The Simplified Make-II process of Defence Procurement Procedure (DPP) 2016 has been introduced and is being further streamlined to make it easier for industry to enter in defence production sector. More than 26 projects have been approved in principle and may proposal have been submitted suo moto by the industry.
Despite commendable performances by some, defence public sector units are still looked upon as laggards for their slow pace of delivery and turnaround time. How are you driving away the perceived malaise?
Our endeavour is to build on the existing strengths of the public sector but the thrust is towards moving defence production for bigger investments to come from the private sector.
The Draft Defence Production Policy envisages infusion of new technology/machineries in OFB/DPSUs to enable them take up advanced manufacturing/development of futuristic weapons and equipment. In any industry, investment in continuous modernisation is utmost essential otherwise the investment already made in the industry will go waste because of technological obsolescence.
We are also encouraging OFB/DPSUs to increase productivity and timely execution of orders. Greater use of IT-based systems including systems for supply chain management customer relationship management, data analytics, etc., is also being encouraged.
Disinvestment of minority stake in DPSUs is being pursued to introduce, competition and market discipline thereby releasing large amount of public resources both tangible as well as intangible. DPSUs/OFB are also encouraged to explore partnerships so as to avoid duplication of production facilities and idling of existing facilities.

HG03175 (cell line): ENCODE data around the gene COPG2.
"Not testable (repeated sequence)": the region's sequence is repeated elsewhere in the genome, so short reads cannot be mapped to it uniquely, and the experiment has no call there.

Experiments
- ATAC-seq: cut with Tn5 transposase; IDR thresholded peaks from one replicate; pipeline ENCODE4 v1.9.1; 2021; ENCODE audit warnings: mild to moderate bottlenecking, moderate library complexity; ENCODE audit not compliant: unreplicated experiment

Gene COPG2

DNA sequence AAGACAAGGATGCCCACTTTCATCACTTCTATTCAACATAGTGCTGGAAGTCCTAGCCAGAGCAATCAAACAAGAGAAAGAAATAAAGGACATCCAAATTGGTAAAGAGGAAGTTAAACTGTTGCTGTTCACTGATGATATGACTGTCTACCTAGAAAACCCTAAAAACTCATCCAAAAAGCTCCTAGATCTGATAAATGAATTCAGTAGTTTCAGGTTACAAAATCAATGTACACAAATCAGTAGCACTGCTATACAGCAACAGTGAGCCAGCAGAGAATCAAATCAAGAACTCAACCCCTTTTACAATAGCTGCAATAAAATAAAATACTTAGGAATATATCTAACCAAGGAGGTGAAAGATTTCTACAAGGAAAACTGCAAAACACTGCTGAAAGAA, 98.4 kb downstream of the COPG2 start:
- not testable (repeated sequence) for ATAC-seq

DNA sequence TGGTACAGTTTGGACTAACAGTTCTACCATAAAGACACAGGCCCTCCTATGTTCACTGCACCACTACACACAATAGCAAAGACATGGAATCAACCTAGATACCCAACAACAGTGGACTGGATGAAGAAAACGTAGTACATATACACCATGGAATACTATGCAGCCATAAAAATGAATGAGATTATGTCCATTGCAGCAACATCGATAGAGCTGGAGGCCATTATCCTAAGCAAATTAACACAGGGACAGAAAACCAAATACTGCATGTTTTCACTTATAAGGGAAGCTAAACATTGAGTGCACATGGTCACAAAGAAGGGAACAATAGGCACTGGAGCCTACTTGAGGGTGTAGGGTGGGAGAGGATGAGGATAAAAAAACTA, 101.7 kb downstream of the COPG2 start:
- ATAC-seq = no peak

In DefExpo 2018, PM Modi announced the launch of Innovations for Defence Excellence (iDEX) which envisioned defence innovation hubs throughout the country. How many centres/hub are being planned?
We have introduced iDEX, which aims at creation of an ecosystem to foster innovation and technology development in defence and aerospace by engaging industries including MSMEs, start-ups, individual innovators, R&D institutes and academia and provide them grants/funding and other support to carry out R&D development if they have good potential for future adoption for Indian defence and aerospace needs.
We are looking at collaborating with five incubators (IIT Bombay SINE, IIM-A, CIIE, T-Hub/Hydera-
bad, Forge/Coimbatore, IIT Chennai) and setting up two defence innovation hubs (Codissia-Coimbatore and IIT Kanpur) and enter into partnership to run programmes such as acce-
lerators, long-duration incubation, piloting and prototype investments.
Through iDEX, is the MoD also planning to spur collaborations with universities/research institutes across India to support innovation and research in the defence sector? Also, what are the missing links in our innovation index as far as many critical technologies are concerned in the area of defence production?
There is a need for identifying capability voids and defining critical technologies required for indigenous research/manufacturing in consultation with industry and academia. They will provide advice regarding technology platforms/equipment/systems, which should be developed in the country in the medium and long term. Wherever required, the government will provide support for development of such platforms/equipment/systems.
R&D capability mapping would have to be done to identify defence related technologies. This mapping should cover DRDO labs, other public sector laboratories, academic institutions and industry.